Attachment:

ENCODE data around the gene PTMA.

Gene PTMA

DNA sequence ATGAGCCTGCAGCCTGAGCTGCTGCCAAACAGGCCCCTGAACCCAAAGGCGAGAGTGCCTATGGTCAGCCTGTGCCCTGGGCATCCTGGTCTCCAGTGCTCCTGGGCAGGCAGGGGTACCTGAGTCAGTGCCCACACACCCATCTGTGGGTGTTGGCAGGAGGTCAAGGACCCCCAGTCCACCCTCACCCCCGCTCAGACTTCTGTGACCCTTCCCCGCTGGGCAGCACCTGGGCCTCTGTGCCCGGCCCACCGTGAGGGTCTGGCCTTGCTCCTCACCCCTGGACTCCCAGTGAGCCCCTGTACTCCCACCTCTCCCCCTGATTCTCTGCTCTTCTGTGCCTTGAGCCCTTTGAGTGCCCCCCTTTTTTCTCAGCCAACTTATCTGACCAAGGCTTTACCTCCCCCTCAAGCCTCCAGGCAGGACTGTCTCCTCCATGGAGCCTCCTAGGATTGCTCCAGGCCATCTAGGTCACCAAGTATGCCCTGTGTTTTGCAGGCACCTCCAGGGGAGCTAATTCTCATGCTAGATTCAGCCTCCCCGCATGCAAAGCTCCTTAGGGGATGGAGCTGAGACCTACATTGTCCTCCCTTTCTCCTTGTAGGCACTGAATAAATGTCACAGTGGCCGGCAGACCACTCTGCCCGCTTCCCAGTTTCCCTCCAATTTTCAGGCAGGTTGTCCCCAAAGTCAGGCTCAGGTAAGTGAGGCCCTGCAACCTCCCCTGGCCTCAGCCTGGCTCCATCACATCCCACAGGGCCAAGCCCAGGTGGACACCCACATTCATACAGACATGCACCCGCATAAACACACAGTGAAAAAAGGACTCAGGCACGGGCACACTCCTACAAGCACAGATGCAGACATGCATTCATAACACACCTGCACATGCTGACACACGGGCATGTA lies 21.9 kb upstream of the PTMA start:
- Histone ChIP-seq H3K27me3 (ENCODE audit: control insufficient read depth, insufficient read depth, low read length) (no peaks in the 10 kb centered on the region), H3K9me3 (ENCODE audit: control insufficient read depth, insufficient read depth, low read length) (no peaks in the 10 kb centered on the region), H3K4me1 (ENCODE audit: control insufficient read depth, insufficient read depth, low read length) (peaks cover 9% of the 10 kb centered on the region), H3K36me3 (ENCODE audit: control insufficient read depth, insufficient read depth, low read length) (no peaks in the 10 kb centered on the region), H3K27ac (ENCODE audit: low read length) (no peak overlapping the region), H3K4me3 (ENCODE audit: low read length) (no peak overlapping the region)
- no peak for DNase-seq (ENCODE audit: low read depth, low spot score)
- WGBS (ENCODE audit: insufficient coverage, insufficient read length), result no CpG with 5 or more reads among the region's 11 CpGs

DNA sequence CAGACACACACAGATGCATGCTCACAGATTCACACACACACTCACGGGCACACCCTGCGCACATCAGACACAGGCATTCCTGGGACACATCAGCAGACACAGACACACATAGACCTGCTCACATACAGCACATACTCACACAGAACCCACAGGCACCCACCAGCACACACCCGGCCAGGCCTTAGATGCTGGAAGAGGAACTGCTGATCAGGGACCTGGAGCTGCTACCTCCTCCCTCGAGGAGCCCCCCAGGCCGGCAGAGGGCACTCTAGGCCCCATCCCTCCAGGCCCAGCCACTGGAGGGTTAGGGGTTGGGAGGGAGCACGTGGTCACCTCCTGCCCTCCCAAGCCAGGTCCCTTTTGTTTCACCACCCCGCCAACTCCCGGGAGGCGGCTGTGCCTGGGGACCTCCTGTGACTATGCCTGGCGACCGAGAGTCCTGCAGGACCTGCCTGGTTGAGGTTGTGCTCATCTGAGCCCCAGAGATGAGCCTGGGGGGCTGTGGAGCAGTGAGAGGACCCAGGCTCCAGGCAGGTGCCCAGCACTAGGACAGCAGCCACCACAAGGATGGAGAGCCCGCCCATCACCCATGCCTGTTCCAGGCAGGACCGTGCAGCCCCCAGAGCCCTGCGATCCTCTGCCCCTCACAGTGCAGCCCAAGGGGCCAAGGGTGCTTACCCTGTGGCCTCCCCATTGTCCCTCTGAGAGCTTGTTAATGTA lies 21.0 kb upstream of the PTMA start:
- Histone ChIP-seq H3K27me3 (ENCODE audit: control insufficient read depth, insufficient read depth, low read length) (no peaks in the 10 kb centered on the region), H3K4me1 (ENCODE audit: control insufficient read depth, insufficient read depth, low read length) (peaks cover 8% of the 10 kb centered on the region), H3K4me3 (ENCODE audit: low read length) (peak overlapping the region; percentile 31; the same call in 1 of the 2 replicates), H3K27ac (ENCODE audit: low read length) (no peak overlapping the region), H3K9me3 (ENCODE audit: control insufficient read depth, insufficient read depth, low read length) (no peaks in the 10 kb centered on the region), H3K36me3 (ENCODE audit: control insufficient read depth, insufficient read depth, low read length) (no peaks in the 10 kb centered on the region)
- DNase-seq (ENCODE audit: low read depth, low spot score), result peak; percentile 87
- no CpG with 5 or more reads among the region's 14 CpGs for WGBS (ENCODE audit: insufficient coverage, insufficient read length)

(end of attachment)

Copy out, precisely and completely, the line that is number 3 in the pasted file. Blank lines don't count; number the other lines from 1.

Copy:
DNA sequence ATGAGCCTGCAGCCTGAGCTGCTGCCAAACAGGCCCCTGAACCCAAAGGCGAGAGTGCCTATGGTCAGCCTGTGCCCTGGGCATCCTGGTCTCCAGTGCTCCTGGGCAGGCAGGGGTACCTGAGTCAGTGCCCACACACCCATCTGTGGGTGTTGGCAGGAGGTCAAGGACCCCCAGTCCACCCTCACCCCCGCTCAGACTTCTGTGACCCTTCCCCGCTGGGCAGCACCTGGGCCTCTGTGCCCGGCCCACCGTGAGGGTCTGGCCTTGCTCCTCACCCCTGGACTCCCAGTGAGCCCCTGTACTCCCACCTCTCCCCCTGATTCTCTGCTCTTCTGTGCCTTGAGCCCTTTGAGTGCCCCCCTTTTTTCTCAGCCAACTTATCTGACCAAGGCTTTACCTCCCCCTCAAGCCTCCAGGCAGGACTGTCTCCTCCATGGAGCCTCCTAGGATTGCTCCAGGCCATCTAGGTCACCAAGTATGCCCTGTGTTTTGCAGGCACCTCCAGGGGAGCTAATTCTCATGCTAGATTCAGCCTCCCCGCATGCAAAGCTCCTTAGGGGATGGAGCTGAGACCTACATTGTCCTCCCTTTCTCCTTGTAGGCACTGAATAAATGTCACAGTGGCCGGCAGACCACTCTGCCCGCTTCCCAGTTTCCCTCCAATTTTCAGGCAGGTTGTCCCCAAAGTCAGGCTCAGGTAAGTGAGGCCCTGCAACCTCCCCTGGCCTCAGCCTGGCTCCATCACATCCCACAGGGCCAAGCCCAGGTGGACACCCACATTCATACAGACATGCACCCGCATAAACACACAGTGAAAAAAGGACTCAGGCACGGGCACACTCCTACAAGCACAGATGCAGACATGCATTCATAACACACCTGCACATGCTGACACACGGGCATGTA lies 21.9 kb upstream of the PTMA start: